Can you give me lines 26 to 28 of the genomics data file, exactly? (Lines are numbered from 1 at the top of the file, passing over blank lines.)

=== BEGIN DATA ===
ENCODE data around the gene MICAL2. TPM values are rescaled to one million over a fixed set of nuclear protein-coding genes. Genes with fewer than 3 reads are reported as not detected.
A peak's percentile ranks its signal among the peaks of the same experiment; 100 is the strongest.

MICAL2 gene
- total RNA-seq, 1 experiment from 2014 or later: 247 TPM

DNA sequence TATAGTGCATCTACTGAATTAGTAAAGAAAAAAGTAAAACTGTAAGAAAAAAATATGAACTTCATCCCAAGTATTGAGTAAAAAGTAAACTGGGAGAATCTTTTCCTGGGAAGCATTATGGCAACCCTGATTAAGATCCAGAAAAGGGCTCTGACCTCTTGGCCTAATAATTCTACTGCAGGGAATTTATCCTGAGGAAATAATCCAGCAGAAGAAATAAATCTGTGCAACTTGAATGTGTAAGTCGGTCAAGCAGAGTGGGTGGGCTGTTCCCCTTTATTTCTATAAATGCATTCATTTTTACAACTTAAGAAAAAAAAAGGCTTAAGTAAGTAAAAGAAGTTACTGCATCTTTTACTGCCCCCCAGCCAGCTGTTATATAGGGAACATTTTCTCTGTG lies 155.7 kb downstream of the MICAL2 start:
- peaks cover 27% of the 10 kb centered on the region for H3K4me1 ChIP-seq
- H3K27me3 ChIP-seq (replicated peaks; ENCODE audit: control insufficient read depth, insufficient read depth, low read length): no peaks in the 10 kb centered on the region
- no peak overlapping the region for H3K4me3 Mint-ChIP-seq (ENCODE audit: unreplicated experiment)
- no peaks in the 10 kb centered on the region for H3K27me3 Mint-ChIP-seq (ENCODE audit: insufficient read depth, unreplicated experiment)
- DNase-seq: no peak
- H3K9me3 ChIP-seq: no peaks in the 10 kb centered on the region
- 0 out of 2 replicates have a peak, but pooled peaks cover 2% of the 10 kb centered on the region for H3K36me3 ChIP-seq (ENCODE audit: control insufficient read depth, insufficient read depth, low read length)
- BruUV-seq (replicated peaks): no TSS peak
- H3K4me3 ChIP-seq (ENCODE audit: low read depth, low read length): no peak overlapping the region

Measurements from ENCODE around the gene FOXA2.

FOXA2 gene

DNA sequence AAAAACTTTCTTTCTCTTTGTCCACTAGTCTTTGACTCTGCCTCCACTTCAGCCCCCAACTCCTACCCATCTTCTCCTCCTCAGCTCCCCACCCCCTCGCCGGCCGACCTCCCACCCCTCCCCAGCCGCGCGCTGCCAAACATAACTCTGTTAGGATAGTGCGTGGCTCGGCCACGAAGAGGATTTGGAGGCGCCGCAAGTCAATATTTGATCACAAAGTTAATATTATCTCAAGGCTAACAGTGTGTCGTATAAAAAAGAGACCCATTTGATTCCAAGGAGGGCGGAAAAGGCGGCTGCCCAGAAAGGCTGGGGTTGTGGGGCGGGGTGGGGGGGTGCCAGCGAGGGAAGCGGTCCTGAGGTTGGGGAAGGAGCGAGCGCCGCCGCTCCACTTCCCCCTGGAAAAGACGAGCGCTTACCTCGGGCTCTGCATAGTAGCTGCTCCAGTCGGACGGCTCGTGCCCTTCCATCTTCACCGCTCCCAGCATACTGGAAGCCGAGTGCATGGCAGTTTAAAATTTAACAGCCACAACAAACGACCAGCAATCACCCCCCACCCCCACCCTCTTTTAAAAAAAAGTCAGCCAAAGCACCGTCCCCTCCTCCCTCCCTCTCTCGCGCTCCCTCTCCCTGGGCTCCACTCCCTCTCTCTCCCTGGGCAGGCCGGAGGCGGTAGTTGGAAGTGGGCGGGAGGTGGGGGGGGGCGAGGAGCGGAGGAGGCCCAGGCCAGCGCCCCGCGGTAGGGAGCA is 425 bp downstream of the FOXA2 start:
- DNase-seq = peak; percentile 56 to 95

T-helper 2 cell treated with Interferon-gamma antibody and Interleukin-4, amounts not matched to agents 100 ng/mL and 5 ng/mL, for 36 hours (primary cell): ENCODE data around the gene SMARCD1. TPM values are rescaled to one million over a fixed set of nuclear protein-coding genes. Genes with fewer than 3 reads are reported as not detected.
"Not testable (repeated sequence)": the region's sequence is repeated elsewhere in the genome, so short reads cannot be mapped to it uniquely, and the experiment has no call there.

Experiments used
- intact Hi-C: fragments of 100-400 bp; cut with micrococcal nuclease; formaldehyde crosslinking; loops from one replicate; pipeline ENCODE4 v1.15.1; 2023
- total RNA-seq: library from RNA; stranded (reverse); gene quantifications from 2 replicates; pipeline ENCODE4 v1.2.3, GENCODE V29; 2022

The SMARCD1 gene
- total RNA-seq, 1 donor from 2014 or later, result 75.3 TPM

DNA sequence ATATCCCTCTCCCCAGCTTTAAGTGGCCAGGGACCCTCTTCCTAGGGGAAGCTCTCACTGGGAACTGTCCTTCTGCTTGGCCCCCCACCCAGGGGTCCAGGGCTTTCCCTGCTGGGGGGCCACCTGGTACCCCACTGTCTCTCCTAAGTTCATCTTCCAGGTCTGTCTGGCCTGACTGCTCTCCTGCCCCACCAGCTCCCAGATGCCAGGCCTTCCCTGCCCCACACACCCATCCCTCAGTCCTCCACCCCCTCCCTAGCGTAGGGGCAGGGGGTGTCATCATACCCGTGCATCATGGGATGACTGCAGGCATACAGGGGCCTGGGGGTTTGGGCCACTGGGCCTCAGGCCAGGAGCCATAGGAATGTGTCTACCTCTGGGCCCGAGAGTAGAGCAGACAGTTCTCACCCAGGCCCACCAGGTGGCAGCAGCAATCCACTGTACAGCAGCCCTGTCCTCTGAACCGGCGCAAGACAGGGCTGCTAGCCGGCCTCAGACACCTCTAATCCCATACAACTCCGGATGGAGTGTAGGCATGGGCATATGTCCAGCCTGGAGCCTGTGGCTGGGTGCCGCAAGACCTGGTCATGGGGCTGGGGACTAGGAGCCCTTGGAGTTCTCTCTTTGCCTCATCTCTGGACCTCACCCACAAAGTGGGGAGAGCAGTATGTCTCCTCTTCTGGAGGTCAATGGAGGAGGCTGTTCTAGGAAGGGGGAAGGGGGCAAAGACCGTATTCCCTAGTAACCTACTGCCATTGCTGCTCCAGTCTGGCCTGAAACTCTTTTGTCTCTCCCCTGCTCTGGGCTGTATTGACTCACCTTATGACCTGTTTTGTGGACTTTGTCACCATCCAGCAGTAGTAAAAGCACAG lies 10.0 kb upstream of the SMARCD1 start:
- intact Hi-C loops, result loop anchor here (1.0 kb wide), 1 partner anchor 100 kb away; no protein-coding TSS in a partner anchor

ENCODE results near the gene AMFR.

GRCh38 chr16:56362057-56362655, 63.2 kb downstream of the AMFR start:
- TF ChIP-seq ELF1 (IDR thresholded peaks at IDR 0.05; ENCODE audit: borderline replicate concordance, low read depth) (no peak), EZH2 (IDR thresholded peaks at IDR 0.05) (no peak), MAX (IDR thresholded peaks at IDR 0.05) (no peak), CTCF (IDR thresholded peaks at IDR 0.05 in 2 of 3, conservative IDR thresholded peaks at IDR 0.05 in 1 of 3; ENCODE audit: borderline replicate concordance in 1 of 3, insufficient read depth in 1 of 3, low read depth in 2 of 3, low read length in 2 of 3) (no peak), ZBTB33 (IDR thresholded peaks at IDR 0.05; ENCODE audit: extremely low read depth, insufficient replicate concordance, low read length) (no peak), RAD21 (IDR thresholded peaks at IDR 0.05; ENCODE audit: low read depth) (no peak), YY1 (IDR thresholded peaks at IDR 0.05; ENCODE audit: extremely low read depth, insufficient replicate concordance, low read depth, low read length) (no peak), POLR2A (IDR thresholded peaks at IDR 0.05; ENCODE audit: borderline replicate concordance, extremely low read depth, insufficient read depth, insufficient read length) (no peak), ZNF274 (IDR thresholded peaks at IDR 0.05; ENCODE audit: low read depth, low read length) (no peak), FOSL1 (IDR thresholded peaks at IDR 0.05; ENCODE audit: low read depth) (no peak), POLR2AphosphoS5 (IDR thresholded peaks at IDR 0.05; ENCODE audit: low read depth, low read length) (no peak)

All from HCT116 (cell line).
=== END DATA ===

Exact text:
DNA sequence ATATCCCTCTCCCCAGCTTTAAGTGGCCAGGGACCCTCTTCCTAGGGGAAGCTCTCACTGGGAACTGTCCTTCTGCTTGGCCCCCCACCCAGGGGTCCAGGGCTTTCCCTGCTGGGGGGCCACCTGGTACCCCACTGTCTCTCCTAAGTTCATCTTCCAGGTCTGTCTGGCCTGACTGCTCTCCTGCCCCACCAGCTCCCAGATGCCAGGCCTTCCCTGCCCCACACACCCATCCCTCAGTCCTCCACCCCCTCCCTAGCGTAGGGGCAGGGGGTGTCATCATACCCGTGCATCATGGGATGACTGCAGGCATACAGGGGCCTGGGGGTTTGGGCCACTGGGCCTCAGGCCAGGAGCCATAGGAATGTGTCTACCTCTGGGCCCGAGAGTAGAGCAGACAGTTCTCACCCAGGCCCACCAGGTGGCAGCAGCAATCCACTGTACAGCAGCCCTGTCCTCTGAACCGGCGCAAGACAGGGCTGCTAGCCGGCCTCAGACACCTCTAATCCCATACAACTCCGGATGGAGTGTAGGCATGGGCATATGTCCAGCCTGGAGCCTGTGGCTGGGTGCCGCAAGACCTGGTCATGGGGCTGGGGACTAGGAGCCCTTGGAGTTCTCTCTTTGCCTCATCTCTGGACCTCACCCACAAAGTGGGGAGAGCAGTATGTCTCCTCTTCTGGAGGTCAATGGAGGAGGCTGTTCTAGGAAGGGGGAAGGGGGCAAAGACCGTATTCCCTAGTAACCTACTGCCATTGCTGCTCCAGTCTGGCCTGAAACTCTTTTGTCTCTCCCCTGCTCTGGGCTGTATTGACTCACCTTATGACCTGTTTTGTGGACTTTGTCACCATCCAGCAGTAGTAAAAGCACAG lies 10.0 kb upstream of the SMARCD1 start:
- intact Hi-C loops, result loop anchor here (1.0 kb wide), 1 partner anchor 100 kb away; no protein-coding TSS in a partner anchor

ENCODE results near the gene AMFR.